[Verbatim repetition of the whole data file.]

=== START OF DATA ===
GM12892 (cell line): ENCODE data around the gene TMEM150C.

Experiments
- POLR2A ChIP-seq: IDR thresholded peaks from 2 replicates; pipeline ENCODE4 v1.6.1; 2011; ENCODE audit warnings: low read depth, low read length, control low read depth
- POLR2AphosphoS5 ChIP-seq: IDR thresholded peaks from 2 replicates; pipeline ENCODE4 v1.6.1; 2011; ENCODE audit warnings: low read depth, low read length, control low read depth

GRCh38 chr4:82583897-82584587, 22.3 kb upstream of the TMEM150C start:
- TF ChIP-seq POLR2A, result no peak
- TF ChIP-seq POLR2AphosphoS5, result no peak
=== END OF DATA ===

GM12892 (cell line): ENCODE data around the gene TMEM150C.

Experiments
- POLR2A ChIP-seq: IDR thresholded peaks from 2 replicates; pipeline ENCODE4 v1.6.1; 2011; ENCODE audit warnings: low read depth, low read length, control low read depth
- POLR2AphosphoS5 ChIP-seq: IDR thresholded peaks from 2 replicates; pipeline ENCODE4 v1.6.1; 2011; ENCODE audit warnings: low read depth, low read length, control low read depth

GRCh38 chr4:82583897-82584587, 22.3 kb upstream of the TMEM150C start:
- TF ChIP-seq POLR2A, result no peak
- TF ChIP-seq POLR2AphosphoS5, result no peak